HAART may also be associated with a chronic form of ADC. The above-mentioned prospective PET-CSF study contained patients who developed ADC over several years in the face of undetectable CSF and plasma HIV viral loads at least at the time points studied. Moreover, there is indirect evidence. A recent study by Abdulle et al. found that neuroasyptomatic HIV-infected patients who had been treated with HAART for 2 years still had mildly elevated CSF concentrations of neopterin in the presence of normal concentrations of beta-2 microglobulin and HIV RNA in both compartments. This suggests that HAART cannot return all CSF parameters to normal. The elevated neopterin concentration implies that there is activation within the central nervous system of monocytes, microglia or both. Such immune activation may be secondary to productive brain infection, which is below the detection limits in the CSF, or it may be related to local unchecked immune activation from past damage. Whether this leads in the long term to brain damage and a chronic form of ADC is, however, speculative at present. Nonetheless, the lack of awareness of this possibility may also confound efforts aimed at understanding ADC pathogenesis. There is also indirect evidence from systemic HIV infection for the presence of a chronic form of ADC. It is well known that HIV can be cultured from lymph nodes in patients with plasma HIV viral loads below 20 copies/ml. It seems likely that this could also be true for the brain.
ADC may also be 'transformed' in the era of HAART. As patients live longer they are more likely to be exposed to other disorders that could affect cognition. There are four such conditions that deserve particular attention. The first is testosterone deficiency. In the pre-HAART era, patients usually did not live long enough to develop significant testosterone deficiency. Now it has been estimated that approximately 30% of patients with advanced HIV disease have testosterone deficiency. Moreover, there is evidence, albeit controversial, that testosterone deficiency can lead to a cognitive deficit at least in non-HIV-infected individuals. The extent to which this can be reversed by replacement is unknown. It is therefore possible that this may be superimposed on existing ADC-related deficits, leading to a 'hybrid' state. The second condition is that of brain mitochondrial toxicity related to HAART. Whereas it is certainly clear that some of the antiretroviral drugs may cause tissue-specific mitochondrial toxicity, for example stavudine and peripheral neuropathy, it is still unknown whether in the long term HAART-treated patients may develop brain mitochondrial toxicity. The third condition is that of hepatitis C. It is now becoming increasingly apparent that hepatitis C in conjunction with HIV may lead to more profound cognitive deficits. In an individual patient this may also lead to a 'layering' of one deficit (hepatitis C) on top of another (ADC).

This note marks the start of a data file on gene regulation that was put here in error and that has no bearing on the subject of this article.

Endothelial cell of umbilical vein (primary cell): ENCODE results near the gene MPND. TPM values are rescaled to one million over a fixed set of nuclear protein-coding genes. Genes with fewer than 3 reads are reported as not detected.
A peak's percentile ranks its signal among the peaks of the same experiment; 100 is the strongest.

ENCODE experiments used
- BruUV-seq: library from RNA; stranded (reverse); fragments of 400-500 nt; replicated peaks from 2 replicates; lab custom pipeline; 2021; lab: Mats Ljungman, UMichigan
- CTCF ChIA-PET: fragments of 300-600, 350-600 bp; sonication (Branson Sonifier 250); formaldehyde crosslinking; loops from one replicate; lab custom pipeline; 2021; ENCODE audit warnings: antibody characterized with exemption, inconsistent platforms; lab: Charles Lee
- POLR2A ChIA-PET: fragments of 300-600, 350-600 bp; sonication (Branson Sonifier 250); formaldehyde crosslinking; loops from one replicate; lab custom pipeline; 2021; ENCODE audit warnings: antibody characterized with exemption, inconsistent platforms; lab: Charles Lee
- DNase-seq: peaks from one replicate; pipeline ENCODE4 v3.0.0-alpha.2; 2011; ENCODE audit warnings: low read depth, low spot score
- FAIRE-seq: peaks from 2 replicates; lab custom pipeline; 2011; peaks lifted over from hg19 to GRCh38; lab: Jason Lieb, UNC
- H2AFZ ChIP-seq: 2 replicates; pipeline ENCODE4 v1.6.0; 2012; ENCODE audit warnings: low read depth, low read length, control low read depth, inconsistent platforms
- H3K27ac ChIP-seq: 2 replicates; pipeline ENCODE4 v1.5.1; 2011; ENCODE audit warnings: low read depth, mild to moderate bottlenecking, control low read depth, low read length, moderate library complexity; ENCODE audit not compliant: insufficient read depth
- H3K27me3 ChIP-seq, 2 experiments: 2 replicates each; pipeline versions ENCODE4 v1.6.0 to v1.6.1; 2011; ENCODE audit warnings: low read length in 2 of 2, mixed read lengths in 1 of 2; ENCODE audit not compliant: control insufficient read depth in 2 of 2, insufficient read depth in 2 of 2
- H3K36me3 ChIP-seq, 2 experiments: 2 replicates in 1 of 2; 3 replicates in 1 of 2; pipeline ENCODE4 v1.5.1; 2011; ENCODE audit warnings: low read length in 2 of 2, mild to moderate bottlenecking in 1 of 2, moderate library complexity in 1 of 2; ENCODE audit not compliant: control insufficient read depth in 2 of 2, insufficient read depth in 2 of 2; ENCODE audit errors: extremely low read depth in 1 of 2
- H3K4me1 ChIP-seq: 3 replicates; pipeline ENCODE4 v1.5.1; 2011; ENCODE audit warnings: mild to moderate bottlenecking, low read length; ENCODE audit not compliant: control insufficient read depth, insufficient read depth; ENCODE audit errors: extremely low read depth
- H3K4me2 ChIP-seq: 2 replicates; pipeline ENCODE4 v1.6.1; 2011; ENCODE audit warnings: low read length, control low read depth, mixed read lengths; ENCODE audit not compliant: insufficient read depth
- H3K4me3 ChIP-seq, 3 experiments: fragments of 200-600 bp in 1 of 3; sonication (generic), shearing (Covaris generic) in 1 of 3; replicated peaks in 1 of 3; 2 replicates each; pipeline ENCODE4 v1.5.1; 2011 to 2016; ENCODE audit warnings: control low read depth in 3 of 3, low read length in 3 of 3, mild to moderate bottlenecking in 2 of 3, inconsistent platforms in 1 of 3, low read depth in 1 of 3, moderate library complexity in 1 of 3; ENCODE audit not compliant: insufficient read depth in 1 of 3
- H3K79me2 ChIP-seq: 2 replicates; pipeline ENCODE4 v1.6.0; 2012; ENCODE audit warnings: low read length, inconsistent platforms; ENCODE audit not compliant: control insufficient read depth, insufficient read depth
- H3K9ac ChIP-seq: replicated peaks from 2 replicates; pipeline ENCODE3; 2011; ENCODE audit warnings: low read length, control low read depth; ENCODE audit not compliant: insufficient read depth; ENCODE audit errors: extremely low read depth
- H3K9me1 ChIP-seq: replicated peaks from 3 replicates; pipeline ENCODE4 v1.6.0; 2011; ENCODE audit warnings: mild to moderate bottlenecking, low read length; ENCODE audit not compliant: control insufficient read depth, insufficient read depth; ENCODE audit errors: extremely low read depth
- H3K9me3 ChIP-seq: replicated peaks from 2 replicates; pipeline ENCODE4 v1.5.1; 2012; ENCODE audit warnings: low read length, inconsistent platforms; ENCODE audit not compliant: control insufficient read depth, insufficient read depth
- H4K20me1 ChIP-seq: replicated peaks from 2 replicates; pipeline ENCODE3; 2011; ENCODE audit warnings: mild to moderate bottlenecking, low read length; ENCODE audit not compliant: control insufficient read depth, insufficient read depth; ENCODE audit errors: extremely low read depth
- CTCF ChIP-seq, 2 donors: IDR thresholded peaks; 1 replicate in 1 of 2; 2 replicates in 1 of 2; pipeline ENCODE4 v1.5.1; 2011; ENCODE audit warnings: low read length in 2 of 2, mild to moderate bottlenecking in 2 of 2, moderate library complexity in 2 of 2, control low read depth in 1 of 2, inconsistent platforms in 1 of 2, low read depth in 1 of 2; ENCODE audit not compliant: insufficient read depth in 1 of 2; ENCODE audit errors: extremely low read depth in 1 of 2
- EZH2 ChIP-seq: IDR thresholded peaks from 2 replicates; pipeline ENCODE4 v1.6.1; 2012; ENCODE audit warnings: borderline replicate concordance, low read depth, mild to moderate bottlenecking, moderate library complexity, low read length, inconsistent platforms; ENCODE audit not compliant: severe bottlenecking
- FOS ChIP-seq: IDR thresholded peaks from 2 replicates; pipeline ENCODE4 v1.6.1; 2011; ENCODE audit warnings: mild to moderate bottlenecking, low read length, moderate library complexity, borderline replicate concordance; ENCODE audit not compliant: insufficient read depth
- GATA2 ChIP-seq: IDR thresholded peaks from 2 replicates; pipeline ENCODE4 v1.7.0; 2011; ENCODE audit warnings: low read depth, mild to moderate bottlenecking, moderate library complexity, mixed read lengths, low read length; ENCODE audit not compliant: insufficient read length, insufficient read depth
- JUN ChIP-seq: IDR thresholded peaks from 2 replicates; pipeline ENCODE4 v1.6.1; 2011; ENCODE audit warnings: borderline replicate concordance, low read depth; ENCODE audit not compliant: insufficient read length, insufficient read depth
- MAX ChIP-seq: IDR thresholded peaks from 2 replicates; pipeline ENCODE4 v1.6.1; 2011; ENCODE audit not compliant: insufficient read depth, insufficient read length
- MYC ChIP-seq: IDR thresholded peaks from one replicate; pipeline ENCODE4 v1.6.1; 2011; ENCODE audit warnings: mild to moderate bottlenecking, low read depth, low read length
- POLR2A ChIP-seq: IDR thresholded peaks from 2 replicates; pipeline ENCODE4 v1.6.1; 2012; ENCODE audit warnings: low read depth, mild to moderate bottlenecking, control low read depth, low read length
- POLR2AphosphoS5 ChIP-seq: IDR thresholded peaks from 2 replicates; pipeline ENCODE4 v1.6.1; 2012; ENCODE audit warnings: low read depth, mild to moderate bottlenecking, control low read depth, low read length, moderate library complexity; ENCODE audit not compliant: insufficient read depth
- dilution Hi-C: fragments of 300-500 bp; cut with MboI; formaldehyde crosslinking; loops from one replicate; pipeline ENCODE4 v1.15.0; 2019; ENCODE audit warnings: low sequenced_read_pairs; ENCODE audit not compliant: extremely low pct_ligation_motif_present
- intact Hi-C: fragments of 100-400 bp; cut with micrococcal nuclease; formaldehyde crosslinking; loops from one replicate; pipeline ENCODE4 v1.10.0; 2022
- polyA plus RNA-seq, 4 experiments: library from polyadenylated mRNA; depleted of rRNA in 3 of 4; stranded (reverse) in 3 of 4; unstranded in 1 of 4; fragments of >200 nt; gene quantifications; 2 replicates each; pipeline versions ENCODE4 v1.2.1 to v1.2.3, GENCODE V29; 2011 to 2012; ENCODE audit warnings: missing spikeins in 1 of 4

Finally, and perhaps most importantly, ADC non-ADC patients may be at an increased risk of developing Alzheimer's disease. Although this is also speculative there are several reasons for suspicion: increased age, high lipids, axonal injury, and the effects of tat and quinolinic acid on the brain. HIV-infected patients in general and ADC patients in particular are now living longer. The number of patients over the age of 60 years is increasing. The mean age in a prevalence survey of neuropsychological abnormalities of an outpatient clinic at a tertiary referral hospital 10 years ago was 38.5 ± 7 years, whereas the same referral population currently has a mean age of 49 ± 8.8 years.
Similarly, the number of patients with raised cholesterol and triglyceride levels is increasing as a result of increased age, HIV disease itself, and HAART, especially the use of protease inhibitor drugs. Raised cholesterol concentrations have repeatedly been shown to be a risk factor for Alzheimer's disease. Also of importance is the finding in neuroasymptomatic patients of axonal injury, similar to that which occurs in patients with head injury. The latter group is at an increased risk of Alzheimer's disease, therefore making it likely that HIV-infected patients also have an increased risk. The HIV regulatory protein tat may play a role in increasing the risk of Alzheimer's disease. Rempel et al. found in vitro that tat inhibits the activity of the beta amyloid degrading enzyme, neprilysin. Furthermore, the macrophage/microglia-derived neurotoxin quinolinic acid may also be important. Recent evidence shows that amyloid beta 1-42 is capable of inducing microglia to produce quinolinic acid, which could then lead to neuronal death through N-methyl-d-aspartate receptor activation and lipid peroxidation. There are thus numerous reasons for suspecting that HIV patients, in particular those with ADC, are at an increased risk of Alzheimer's disease.
In conclusion, it therefore seems very likely that the introduction of HAART has changed the very nature of ADC. It is now not so strongly linked to the CD4 cell count, there may be inactive and chronic forms of ADC, and patients are living longer making them vulnerable to the possible cognitive effects of hitherto unappreciated disorders. Chief among these is the large body of evidence that points, theoretically at least, to an increased risk of Alzheimer's disease. Verification of these concepts is clearly required, but equally clearly such confirmation will take several years. In the mean time, clinicians and researchers should be open to these possibilities in order to avoid their confounding effects on understanding HIV neuropathogenesis.